More broadly, the new Internet of Things has the potential to compensate for Africa’s legacies of underdevelopment. The key here is the development of the blockchain from a fringe concept into a mainstream digital innovation.
The blockchain and Africa
The blockchain, mostly known as the technology that underpins digital currency Bitcoin, is an almost incorruptible digital ledger of transactions, agreements and contracts that is distributed across thousands of computers, worldwide.
It has the potential to be both foundation and springboard for a new developmental infrastructure.
New blockchain platforms such as Ethereum are supporting the development of distributed applications. These “DApps” can provide accessible ways to use the blockchain. They act like “autonomous agents” – little brains that receive and process information, make decisions and take actions. These new capabilities will have widespread implications when linked to cryptocurrencies through “smart contacts” that are also securely recorded in the blockchain.
DApps provide a practical and affordable means of making Things intelligent and able to interact directly with other Things. They can be programmed to take data-informed actions without human intervention.
These innovations will have particular benefits across Africa. Economic growth is underpinned and enabled by appropriate financial services. Early internet-based innovations such as Kenya’s M-PESA have clearly demonstrated the appetite for accessible, Internet-financial services. But many small and medium businesses are still restricted. Their owners usually can’t access standard loan financing. Banks will not extend credit facilities without traditional title deeds to land and buildings, or a conventional payslip.
Don and Alex Tapscott have shown in their recent book that the new blockchain can be “the ledger of everything”. A house can become an intelligent entity registered on a secure, distributed database once it’s tagged with a geospatial reference and sensors that monitor its continuing existence.
The owner of the asset can, through an Ethereum-based smart contract, secure a loan to expand a start-up enterprise. Intermediary arrangements become unnecessary. Economist Hernando de Soto has suggested this could create “a revolution in property rights”.
Water and energy
Property and financing aren’t the only areas where the new Internet of Intelligent Things has the potential to compensate for Africa’s legacies of underdevelopment.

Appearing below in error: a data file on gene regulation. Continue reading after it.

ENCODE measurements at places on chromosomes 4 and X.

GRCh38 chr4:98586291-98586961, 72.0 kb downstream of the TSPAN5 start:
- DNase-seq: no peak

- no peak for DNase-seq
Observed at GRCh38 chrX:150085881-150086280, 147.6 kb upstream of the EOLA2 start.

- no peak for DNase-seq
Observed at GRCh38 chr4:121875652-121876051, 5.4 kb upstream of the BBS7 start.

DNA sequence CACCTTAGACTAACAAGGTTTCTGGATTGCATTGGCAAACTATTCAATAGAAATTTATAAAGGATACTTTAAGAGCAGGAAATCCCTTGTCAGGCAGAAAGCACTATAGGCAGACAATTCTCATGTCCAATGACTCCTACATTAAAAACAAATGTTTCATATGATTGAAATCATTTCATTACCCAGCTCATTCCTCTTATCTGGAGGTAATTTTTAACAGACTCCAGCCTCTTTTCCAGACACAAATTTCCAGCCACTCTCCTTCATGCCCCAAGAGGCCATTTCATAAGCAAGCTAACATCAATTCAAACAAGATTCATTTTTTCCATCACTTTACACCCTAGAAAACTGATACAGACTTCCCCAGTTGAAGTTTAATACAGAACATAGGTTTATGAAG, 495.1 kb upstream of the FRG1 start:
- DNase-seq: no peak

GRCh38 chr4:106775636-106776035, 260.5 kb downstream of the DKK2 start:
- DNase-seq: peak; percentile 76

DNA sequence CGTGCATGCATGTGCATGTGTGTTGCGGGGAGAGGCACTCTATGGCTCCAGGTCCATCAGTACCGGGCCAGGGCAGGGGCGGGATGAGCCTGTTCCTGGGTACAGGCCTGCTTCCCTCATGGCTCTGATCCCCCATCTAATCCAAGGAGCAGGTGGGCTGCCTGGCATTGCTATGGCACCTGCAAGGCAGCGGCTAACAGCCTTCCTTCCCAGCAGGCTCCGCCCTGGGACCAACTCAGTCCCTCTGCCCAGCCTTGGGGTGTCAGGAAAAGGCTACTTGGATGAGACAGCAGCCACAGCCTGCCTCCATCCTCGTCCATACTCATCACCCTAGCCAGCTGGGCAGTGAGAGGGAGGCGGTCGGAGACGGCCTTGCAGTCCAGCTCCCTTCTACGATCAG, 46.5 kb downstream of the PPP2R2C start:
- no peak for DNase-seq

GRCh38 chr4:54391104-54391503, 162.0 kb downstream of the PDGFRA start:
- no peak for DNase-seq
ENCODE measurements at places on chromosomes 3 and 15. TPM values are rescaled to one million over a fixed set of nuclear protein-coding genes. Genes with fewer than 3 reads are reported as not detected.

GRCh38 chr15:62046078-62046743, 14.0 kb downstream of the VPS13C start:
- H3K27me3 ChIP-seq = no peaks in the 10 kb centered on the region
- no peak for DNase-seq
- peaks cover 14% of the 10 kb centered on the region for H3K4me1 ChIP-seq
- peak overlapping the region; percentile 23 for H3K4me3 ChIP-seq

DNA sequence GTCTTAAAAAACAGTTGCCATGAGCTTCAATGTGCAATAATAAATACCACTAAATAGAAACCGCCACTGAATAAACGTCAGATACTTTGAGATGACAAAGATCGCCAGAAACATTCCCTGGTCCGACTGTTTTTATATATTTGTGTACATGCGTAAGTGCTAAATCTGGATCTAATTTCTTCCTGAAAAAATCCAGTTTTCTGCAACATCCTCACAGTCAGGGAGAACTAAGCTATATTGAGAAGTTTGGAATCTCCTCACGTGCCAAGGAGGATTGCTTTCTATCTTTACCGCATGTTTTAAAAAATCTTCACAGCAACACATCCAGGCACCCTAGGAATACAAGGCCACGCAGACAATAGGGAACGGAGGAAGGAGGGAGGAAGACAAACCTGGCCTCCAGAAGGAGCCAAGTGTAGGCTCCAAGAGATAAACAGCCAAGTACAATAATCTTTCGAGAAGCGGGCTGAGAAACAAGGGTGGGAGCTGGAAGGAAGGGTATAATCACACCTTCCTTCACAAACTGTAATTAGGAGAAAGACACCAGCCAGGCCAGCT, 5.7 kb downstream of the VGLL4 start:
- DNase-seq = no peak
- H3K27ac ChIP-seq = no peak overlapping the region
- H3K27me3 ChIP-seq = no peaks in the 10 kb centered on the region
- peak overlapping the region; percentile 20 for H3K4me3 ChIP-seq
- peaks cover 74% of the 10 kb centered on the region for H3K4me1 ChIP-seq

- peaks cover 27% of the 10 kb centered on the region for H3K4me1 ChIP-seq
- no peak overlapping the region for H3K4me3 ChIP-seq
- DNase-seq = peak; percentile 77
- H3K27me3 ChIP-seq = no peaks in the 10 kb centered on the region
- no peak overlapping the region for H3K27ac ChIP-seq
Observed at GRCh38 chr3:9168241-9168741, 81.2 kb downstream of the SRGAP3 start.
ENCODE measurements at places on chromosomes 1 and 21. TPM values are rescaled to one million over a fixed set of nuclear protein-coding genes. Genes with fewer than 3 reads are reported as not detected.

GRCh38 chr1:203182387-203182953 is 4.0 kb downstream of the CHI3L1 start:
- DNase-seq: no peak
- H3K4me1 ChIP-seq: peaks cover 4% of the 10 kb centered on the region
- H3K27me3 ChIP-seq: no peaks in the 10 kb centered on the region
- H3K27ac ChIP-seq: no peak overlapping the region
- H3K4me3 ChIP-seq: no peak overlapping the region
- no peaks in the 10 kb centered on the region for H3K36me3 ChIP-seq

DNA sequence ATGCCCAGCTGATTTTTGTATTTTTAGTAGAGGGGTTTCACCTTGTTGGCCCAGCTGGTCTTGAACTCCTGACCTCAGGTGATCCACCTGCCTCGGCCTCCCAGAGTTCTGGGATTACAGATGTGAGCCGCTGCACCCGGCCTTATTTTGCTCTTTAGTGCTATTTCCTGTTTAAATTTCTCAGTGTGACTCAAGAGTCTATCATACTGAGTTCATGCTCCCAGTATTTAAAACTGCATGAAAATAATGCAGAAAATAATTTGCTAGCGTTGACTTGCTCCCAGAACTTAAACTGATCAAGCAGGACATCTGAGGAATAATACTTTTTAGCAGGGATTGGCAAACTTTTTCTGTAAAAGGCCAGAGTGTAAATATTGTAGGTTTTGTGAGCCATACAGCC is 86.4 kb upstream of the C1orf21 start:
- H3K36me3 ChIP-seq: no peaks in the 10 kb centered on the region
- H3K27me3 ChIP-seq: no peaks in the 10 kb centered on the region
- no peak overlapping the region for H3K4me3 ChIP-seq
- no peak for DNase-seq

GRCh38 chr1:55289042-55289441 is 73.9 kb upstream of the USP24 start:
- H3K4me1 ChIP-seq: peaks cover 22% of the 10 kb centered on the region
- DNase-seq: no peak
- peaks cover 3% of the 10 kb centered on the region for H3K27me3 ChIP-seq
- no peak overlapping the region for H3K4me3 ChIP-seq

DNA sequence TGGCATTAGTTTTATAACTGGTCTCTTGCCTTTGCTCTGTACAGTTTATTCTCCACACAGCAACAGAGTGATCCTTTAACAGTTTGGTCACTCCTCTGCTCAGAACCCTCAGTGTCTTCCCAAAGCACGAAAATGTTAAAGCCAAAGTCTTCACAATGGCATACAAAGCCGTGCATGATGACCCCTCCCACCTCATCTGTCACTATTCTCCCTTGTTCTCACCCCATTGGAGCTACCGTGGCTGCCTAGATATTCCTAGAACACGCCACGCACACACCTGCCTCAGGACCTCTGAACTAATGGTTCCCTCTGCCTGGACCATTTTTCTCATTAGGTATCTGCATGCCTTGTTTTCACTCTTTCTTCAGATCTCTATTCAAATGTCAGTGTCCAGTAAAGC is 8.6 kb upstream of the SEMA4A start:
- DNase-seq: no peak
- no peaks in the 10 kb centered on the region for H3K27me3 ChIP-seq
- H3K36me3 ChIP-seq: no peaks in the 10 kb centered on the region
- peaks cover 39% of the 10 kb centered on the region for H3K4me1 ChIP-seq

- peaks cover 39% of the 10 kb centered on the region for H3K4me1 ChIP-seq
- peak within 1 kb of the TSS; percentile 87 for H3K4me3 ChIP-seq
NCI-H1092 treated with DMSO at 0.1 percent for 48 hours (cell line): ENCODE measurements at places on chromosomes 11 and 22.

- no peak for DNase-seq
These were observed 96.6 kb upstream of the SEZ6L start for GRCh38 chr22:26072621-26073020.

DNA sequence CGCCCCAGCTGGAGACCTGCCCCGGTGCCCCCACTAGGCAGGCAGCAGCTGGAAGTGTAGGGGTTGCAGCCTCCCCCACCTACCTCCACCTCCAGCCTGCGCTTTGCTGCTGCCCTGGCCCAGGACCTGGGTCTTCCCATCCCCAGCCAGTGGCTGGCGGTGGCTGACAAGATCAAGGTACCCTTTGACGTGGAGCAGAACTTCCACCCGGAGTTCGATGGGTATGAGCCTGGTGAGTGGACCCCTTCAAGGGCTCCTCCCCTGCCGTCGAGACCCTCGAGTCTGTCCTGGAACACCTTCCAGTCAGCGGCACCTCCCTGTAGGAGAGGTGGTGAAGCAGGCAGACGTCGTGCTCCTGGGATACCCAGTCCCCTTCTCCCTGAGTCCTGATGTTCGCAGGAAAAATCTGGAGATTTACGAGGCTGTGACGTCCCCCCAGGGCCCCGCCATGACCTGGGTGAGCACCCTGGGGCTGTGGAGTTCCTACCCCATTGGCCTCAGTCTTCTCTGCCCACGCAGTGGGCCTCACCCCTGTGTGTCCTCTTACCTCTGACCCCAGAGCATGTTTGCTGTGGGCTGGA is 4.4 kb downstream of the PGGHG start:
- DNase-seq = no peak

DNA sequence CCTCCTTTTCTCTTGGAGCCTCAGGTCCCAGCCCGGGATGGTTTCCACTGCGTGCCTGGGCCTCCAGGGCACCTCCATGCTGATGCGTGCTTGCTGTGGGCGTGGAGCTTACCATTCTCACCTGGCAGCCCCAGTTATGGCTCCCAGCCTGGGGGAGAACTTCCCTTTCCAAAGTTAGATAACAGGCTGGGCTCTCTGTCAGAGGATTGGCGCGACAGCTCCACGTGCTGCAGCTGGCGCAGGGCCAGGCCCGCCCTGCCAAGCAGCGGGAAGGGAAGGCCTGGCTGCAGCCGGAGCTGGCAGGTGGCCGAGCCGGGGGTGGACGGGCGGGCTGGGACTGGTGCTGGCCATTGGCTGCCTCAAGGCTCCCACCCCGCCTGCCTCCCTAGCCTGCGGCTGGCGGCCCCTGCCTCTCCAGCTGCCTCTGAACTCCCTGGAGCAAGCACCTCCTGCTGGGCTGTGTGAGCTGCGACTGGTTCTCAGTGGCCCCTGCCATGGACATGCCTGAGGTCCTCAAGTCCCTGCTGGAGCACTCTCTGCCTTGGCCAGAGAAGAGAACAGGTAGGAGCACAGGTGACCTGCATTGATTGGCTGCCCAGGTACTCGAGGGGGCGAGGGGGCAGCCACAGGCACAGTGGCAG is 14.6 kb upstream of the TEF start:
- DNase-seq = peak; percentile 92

Economic growth also depends on affordable and reliable services like water and energy. Water is an increasingly scarce resource in many parts of Africa. This is particularly true in cities. Rapid population increases are making old precepts of urban planning redundant.
Technology can help. Autonomous agents positioned across all aspects of water reticulation systems can monitor supplies of potable, storm and waste water. These “little brains” can take appropriate actions to detect and report damage and leakage and close off supply lines. Smart devices can also monitor water quality to detect health hazards. They can regulate and charge for water consumption.
Similarly, for the supply of energy, smart devices are already being deployed across conventional and ageing power grids in other parts of the world. In Australia, for instance, intelligent monitors detect when an individual pole is in trouble. They then report the fault and call out a repair crew. They can also communicate with other poles to redirect the supply and preserve the grid’s integrity.
In parallel with conventional supply systems, new digital technologies can enable full integration with renewable sources of energy and the intelligent management of supply at the household level. The new blockchain is designed for secure peer-to-peer transactions combined with incorruptible contracts between multiple parties. Individual households can manage their own supply and demand to incorporate self-generated energy. A house equipped with a simple windmill and a roof made up of photovoltaic tiles could sell surplus power to a neighbour in need. They could also buy from another house to meet a shortfall.
Such microgrids are already in development. The combination of ubiquitous and affordable bandwidth and low cost autonomous agents could bring affordable energy to communities that have never enjoyed reliable electricity supply.
A new infrastructure built up in this way could be a springboard for economic development – from small enterprises that would have the resources to take innovations to scale, to significant household efficiencies and increases in consumer purchasing power. As has been the pattern with previous digital technologies, costs of production will fall dramatically as the global market for intelligent things explodes. That which seems extraordinary today will be everyday tomorrow.
So what’s standing in the way?
It’s not the technology that’s holding Africa back from embracing the Internet of Things. Rather, it’s the established interests in play. These include state enterprises and near-monopolies that are heavily invested in conventional systems, local patronage networks and conventional banks, and the failure of political vision.
What’s needed is effective public policy and business to ensure that the potential of this next wave of digital innovation is realised. Government and civil society innovators need to be directing much of their attention here.
This is why the West African Monetary Union’s cryptocurrency initiative is encouraging. It’s a step towards the future that Don and Alex Tapscott envision; a move towards an Internet that’s driven by the falling costs of bargaining, policing, and enforcing social and commercial agreements.
In this new space integrity, security, collaboration, the privacy of all transactions will be the name of the game. So too will the creation and distribution of value. And that’s great news for Africa.